Scouting the Broncos: Philip Blake

There has always been a push within the game of football to find ever more rare and unknown players. The 1940s brought an effort to permit black players into the league; as bizarre as that seems now, it wasn't that long ago in real terms, and teams like the LA Rams led the way. The AFL All-Star game was moved in January, 1965 because the original city's hotels (New Orleans) wouldn't allow black players to stay or eat at the players' hotel there. Modern experience tells us that scouting traditionally black schools changed the game. By the 1950s there were teams like the Cleveland Browns who were also scouting the smaller schools and bring in big name players from them.

Now, the NFL is increasingly looking at players from Canada. Danny Watkins moved from British Columbia to Oroville, California, to take part in the firefighter's academy at Butte College, planning a career in that brave profession. Now Watkins is a former 2011 first-round pick out of Baylor who's starting and playing well for the Philadelphia Eagles. Philip Blake, a guard/center for the Denver Broncos, was one of four players from Canada selected in last month's draft. Boise State's Tyrone Crawford (Dallas Cowboys) is a defensive tackle (6-4, 275), as is the 318 lb Akiem Hicks (New Orleans Saints); both went in the third round. The 6-5, 290 lb DE Christo Bilukidi (Georgia State) went to Oakland in the sixth round.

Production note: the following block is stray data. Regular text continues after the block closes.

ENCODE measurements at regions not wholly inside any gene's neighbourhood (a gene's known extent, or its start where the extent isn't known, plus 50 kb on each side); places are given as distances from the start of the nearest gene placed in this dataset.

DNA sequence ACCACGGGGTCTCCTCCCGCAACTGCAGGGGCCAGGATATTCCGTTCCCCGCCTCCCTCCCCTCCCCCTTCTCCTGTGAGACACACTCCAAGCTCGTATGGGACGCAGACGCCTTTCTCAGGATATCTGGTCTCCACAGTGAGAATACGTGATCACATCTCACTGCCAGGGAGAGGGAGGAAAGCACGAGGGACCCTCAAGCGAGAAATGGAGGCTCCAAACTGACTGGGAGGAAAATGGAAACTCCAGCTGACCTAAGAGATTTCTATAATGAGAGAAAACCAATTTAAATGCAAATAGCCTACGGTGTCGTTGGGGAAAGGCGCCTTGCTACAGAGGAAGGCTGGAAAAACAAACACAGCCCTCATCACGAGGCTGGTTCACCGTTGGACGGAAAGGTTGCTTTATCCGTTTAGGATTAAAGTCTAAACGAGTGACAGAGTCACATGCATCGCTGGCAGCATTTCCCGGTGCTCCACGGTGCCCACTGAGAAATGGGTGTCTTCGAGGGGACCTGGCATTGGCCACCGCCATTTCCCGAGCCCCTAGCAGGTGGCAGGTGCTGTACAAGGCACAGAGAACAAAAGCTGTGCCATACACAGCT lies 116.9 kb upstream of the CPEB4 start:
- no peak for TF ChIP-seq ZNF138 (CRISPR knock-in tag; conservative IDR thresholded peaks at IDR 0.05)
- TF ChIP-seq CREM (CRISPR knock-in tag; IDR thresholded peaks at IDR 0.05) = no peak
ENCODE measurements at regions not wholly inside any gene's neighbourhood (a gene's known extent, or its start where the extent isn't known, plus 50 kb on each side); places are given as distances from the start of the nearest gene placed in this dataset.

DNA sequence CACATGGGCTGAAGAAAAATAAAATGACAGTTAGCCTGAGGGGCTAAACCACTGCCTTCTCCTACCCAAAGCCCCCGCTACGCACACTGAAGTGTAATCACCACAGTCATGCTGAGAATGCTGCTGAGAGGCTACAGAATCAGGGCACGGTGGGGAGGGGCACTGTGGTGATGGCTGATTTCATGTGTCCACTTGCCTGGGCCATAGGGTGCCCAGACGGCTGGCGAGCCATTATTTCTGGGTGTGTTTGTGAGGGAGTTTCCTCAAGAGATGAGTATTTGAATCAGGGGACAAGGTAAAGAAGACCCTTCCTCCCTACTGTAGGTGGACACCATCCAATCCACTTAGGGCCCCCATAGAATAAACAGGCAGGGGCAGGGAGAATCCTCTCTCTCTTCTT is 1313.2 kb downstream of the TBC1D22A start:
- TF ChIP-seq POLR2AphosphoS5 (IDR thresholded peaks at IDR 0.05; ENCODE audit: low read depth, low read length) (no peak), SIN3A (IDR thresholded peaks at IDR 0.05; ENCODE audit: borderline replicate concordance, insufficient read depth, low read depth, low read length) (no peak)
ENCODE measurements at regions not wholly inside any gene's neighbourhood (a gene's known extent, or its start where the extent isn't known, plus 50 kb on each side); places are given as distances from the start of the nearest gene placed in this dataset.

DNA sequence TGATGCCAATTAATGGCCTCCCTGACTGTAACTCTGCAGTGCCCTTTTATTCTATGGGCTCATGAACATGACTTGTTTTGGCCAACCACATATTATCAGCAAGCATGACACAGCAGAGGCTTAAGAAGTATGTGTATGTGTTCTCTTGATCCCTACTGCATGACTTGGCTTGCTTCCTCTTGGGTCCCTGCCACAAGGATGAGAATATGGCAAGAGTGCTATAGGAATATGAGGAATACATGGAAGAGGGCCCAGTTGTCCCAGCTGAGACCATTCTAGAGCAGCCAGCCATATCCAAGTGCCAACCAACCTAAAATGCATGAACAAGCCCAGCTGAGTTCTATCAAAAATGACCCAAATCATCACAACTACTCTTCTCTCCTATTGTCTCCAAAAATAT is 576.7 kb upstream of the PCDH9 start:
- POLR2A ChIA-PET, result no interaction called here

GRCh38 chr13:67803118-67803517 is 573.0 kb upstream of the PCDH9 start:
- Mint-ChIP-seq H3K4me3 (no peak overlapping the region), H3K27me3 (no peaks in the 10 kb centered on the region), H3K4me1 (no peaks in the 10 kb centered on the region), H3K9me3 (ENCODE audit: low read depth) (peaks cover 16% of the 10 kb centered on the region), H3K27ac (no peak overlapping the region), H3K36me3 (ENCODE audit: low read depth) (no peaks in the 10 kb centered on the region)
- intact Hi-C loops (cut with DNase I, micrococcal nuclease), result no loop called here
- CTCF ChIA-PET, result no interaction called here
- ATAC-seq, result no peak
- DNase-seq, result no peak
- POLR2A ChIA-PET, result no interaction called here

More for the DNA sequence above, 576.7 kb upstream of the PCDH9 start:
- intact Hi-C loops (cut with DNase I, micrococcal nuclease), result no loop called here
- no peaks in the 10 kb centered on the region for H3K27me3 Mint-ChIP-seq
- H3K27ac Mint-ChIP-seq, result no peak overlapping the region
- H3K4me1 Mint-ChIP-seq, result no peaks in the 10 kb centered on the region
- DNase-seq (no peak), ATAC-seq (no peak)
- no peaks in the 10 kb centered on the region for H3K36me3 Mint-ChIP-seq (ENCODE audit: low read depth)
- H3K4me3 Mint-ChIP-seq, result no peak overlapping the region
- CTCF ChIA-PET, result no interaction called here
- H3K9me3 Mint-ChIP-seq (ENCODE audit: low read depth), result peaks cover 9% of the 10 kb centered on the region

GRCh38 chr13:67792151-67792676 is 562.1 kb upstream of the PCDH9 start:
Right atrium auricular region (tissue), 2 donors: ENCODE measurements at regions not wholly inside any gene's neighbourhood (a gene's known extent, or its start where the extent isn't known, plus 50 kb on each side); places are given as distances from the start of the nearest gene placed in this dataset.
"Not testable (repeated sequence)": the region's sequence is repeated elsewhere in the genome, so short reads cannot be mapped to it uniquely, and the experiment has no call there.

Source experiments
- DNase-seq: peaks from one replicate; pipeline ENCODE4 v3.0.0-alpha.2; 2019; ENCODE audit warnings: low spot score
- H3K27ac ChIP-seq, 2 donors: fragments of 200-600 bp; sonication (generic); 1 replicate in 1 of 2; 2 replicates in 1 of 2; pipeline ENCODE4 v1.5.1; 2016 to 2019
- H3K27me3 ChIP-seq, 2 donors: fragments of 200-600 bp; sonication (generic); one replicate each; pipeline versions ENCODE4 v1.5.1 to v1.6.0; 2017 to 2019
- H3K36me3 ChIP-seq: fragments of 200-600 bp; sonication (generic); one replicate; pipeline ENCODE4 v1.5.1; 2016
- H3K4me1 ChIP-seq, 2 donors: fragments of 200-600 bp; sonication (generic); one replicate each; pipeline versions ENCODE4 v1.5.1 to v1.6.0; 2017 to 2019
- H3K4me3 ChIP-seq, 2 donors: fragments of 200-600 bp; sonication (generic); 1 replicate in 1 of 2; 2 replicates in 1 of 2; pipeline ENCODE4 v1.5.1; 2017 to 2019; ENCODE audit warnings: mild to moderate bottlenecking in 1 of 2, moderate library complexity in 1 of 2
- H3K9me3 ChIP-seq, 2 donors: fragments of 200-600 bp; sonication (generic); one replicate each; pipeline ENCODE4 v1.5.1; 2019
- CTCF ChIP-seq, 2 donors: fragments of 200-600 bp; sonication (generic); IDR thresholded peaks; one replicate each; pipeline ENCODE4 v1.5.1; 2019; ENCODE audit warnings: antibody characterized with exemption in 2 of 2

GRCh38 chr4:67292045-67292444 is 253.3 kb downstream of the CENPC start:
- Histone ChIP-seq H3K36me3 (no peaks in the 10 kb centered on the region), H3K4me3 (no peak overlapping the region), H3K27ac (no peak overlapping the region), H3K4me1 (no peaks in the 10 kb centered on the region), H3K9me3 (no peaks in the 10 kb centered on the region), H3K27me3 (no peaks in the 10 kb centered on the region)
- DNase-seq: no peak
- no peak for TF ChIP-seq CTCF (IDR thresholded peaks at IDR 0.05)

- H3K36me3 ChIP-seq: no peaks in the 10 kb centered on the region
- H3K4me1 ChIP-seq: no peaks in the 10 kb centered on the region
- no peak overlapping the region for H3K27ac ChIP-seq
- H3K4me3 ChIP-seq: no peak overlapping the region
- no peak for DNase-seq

Those four mark a record for Canadian players chosen in a single draft - there is a probable trend there, as the NFL looks farther and more carefully for prospective players. Denver is also apparently becoming a Noah's Ark of sorts - they now have two Tennessee Volunteers on the DL in Robert Ayers and Malik Jackson, two Canadians on the offensive line in Orlando Franklin and Philip Blake, and two Kentucky linebackers in Wesley Woodyard and 6-0, 237 lb Danny Trevathan. They also have two QBs over 6-5, and that's not common either.

Taken at pick #108 in the fourth round by Denver, Blake played right tackle at Baylor when incumbent Broncos center J.D. Walton was handling the pivot for the team. After Walton was drafted in the third round by Denver in 2010, Blake took over at center for the Bears and was a second-team All-Big 12 pick by the Associated Press in 2010 and a first-team All-Big 12 selection by the league's coaches in 2011, also garnering invitations to the Senior Bowl, where he got excellent reviews, and to the Combine (Results: NFLCBS).

Philip Anthony Blake was born in Toronto in November of 1985, the son of the late Llewellyn Blake and Patricia Blake. Although he chose not to fulfill the choice, he was selected 23rd overall in the 2011 Canadian Football League Draft by the Montreal Alouettes. Despite having already finished his degree in sociology that summer, Blake decided to return to Baylor to develop his game before moving to the NFL. It was a good decision.

He had graduated in 2005 from Father Henry Carr Catholic Secondary School in Etobicoke, Ontario, where he played one year of American football (a 13th year of schooling is common in Canada), followed by two years at Champlain Regional College in Lennoxville, Quebec, where he was a teammate of former Baylor linebacker Fred Plesius. He then transferred to Tyler Junior College in Texas and played a year there before transferring again, this time to Baylor, for his final three years. He was there for 38 games and he started every one one them.

As mentioned, he was placed at right tackle in 2009 before being moved to center in 2010; he started all games there over the 2010 (gaining an honorable mention as an All-Big 12 player) and 2011 seasons, holding down the essential job of protecting Heisman Trophy winner Robert Griffin III. Running back Terrance Ganaway (Jets, sixth round) also ran well behind his blocking.